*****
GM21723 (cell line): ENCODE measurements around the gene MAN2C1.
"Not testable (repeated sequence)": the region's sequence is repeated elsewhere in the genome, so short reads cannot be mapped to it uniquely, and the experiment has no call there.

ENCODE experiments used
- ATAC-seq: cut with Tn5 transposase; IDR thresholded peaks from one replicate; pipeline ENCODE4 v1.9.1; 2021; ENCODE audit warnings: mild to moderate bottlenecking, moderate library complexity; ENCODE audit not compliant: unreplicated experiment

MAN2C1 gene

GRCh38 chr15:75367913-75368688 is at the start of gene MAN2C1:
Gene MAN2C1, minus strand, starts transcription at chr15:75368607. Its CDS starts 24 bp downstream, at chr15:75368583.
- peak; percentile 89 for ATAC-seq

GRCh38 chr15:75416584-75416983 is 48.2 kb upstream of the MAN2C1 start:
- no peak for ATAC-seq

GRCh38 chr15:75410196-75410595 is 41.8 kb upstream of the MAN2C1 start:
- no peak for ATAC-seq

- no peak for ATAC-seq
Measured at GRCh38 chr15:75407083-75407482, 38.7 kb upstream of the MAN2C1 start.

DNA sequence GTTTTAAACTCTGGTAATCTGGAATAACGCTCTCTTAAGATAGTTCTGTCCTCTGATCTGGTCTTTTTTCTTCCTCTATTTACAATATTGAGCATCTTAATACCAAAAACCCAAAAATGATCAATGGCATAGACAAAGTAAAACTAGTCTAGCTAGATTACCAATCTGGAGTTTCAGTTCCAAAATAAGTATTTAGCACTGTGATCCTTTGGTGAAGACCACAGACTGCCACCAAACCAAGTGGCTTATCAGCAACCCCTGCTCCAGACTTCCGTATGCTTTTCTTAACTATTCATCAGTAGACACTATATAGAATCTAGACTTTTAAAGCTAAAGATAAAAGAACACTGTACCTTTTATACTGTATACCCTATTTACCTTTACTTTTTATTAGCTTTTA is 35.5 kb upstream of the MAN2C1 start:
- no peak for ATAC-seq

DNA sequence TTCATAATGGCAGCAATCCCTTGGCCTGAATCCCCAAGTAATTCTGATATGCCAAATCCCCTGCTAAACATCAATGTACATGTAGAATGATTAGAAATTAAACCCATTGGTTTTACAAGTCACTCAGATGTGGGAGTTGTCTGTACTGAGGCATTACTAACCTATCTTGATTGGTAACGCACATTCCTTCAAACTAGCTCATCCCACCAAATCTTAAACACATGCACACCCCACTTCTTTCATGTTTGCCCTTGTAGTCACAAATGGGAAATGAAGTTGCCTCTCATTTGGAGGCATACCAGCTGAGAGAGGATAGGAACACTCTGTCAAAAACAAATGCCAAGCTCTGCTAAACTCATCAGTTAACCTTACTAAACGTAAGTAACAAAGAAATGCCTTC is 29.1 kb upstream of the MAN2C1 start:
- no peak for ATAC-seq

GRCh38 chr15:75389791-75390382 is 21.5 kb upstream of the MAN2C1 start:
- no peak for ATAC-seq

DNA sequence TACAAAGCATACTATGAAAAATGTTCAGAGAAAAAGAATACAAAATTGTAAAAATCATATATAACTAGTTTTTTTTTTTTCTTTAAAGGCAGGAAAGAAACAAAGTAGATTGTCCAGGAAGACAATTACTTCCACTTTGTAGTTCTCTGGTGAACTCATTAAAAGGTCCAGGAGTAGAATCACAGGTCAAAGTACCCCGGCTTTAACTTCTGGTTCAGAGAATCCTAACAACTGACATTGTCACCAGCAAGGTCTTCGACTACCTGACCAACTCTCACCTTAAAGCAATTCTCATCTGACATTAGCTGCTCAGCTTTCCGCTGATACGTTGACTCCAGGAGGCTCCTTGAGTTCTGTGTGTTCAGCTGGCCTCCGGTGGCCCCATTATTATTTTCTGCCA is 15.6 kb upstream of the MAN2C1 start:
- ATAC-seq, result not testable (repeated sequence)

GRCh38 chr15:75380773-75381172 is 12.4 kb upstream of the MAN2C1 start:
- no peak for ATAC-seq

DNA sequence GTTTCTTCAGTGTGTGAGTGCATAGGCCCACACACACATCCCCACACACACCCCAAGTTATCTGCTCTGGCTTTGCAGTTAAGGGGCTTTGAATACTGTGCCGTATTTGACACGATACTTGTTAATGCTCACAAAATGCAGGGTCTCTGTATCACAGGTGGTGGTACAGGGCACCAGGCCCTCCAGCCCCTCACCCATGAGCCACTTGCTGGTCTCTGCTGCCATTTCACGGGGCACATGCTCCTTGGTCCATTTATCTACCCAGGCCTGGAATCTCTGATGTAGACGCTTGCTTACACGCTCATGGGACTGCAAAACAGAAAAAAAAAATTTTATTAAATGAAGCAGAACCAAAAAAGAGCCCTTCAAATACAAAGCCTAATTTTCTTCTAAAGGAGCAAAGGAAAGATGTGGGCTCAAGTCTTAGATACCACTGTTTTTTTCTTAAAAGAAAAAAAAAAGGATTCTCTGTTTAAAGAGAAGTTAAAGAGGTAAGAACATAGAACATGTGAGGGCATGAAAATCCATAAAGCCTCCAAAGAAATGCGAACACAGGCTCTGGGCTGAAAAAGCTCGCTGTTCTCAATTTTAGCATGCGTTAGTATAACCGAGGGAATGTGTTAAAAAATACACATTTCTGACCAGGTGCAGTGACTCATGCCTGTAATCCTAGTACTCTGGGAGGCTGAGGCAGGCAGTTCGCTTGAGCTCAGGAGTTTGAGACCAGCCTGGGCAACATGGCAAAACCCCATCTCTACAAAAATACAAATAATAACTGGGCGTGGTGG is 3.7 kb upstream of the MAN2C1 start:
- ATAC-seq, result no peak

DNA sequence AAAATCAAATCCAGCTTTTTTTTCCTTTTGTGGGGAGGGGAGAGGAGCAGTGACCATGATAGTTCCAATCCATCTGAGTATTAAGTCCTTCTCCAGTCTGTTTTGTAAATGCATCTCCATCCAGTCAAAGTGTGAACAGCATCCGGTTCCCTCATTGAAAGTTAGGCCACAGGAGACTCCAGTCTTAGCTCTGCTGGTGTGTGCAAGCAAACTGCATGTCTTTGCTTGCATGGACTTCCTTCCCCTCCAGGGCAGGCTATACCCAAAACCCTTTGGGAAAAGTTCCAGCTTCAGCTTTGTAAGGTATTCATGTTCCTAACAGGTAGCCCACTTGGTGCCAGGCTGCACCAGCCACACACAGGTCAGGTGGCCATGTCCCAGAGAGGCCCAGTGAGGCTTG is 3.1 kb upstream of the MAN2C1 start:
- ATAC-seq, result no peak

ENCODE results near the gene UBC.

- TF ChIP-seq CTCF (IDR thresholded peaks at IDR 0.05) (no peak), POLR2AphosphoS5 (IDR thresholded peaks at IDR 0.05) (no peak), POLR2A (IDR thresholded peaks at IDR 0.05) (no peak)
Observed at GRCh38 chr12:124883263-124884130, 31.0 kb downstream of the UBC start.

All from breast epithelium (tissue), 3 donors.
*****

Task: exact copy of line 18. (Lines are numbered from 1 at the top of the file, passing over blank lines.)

- no peak for ATAC-seq